By Mark Onisk
The words of Confucius still ring true today, and despite how often we hear that people don’t read anymore or that books are relics of the past, the truth is books are as relevant today as they were over two thousand years ago. Audiobooks, for example, are one of the fastest growing media formats in the retail space; while looking at the consumption patterns from our mobile app, we know nearly 80% of the content consumed is, in fact, books. Believe it or not, the mobile usage of books eclipses videos! That said, today’s definition of a “book” is not the traditional hardcover, leather-bound tome of the past. No, today a book equates to the most accessible digital content on the internet.
This realization of the enormous popularity of books compelled us to truly understand and further validate what we were observing with our own customers. We wanted to confirm, to empirically prove that books are more relevant than ever. So last year, Skillsoft embarked on an unprecedented project to analyze modern learners’ consumption patterns, user preferences, and content modalities. This massive undertaking included a study of over 2,000 end users from a variety of online learning vendors, client and expert interviews, as well as a look into millions of usage patterns within the Skillsoft environment.
To get a clear and comprehensive picture of what people like best to use when they want or need to learn.
Books are very much still essential to learning. Over 80% of respondents said books were an essential part of their learning experience and contrary to popular opinion, we found no real variation across generational groups. Rather, as we got more specific, we found that it was, in fact, Millennials, not Gen X or Boomers, who identified books as more important when it came to learning new IT skills and roughly the same as their counterparts when it came to business skills.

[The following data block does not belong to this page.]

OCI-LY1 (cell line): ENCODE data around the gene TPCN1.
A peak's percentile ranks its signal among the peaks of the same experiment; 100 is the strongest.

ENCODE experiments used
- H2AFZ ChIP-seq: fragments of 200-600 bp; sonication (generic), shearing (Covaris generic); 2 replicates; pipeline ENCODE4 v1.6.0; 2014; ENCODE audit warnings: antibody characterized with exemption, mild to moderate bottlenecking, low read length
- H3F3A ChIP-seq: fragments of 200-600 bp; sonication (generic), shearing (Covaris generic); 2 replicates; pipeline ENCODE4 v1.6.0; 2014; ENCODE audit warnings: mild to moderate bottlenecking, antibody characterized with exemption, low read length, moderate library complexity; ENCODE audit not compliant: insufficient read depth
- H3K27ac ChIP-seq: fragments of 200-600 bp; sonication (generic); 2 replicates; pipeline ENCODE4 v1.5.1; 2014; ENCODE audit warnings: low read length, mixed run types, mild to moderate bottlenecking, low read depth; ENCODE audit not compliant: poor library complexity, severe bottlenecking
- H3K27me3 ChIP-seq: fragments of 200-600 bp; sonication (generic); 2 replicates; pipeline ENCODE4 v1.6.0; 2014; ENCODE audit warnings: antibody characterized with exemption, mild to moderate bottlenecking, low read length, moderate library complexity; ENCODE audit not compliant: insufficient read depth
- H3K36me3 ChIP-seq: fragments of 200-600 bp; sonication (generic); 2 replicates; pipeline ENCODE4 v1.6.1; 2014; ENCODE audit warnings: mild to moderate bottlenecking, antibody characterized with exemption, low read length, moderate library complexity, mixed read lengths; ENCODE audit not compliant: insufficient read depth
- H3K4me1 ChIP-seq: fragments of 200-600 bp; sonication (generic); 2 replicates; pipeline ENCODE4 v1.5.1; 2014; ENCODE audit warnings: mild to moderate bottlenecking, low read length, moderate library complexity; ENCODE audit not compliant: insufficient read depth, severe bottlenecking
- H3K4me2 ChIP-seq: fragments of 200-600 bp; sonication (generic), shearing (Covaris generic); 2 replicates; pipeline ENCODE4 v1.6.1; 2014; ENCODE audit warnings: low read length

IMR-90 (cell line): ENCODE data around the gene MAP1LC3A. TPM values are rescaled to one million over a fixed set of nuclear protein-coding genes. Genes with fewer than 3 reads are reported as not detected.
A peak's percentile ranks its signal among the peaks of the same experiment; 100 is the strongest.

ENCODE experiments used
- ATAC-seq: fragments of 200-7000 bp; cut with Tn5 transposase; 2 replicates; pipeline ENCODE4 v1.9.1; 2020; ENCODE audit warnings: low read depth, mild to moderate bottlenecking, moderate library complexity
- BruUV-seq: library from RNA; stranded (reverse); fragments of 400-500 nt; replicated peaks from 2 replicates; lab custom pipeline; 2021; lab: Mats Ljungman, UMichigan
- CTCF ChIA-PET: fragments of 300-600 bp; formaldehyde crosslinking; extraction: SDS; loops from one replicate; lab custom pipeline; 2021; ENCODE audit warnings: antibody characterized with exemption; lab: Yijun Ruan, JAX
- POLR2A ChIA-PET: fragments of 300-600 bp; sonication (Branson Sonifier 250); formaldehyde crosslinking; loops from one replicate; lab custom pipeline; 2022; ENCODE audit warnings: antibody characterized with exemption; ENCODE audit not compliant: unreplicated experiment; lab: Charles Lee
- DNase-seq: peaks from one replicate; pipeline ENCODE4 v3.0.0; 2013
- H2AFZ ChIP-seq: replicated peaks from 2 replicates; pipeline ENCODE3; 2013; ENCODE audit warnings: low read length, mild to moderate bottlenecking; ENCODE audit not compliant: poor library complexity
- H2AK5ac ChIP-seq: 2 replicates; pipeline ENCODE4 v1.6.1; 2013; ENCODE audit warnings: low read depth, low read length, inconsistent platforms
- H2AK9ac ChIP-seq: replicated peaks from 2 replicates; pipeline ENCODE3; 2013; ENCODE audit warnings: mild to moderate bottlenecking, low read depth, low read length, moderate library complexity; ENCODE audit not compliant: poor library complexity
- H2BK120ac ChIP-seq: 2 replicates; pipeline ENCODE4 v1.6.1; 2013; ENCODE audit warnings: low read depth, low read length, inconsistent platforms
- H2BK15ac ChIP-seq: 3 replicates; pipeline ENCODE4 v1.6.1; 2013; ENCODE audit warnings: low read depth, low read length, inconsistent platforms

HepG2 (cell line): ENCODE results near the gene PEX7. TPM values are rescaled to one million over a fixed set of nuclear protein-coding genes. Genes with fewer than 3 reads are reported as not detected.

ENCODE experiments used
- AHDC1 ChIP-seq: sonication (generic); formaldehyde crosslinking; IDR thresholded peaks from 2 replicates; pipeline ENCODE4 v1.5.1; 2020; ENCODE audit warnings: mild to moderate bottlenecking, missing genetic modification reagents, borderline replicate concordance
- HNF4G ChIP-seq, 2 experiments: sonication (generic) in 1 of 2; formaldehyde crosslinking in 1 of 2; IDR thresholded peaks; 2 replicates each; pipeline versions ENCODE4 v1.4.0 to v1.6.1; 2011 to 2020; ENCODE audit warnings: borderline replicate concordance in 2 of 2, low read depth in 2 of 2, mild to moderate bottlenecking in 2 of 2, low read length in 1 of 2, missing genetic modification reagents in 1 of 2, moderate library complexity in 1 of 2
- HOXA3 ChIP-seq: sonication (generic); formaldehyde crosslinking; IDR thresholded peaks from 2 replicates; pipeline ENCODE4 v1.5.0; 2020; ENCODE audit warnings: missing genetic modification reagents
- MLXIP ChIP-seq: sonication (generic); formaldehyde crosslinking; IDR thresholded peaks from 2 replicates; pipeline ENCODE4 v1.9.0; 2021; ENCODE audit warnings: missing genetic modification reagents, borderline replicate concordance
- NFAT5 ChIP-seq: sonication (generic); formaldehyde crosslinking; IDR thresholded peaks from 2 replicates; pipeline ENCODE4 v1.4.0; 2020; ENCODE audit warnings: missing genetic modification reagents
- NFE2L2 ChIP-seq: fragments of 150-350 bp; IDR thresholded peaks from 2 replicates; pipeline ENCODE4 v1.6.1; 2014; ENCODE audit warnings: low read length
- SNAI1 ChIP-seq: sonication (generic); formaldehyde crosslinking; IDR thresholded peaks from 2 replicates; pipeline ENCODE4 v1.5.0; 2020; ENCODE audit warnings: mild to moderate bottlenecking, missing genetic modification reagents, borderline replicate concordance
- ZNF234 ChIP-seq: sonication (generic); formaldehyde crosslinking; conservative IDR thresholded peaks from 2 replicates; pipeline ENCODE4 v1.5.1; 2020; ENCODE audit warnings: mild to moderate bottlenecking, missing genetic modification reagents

We also discovered that books are the preferred method when the learning is completed to gain meaningful and measured outcomes; a certification, or accreditation for example. Learners know that books are vetted and checked for accuracy and quality, and therefore the material contained within can be trusted. The same cannot always be said of free internet content. Books were also considered better at explaining or breaking down and covering complex topics as they tend to give a more thorough understanding. Lastly and perhaps most importantly, no other learning resource is more suited to targeted search and review, a process that is critical to success in high-stakes assessments, certifications and licensing exams.
Overall, the consensus was that books are a critical component in the preferred overall learning path that blends a variety of resources and tools to acquire, apply and test knowledge. It isn’t books and nothing else- it is books plus video plus online instruction; a mosaic that draws upon and utilizes technology to provide each learner with a variety of methods for optimum learning.
As our study shows, if you want to learn something – open a book!
Mark Onisk is the Senior Vice President of Books.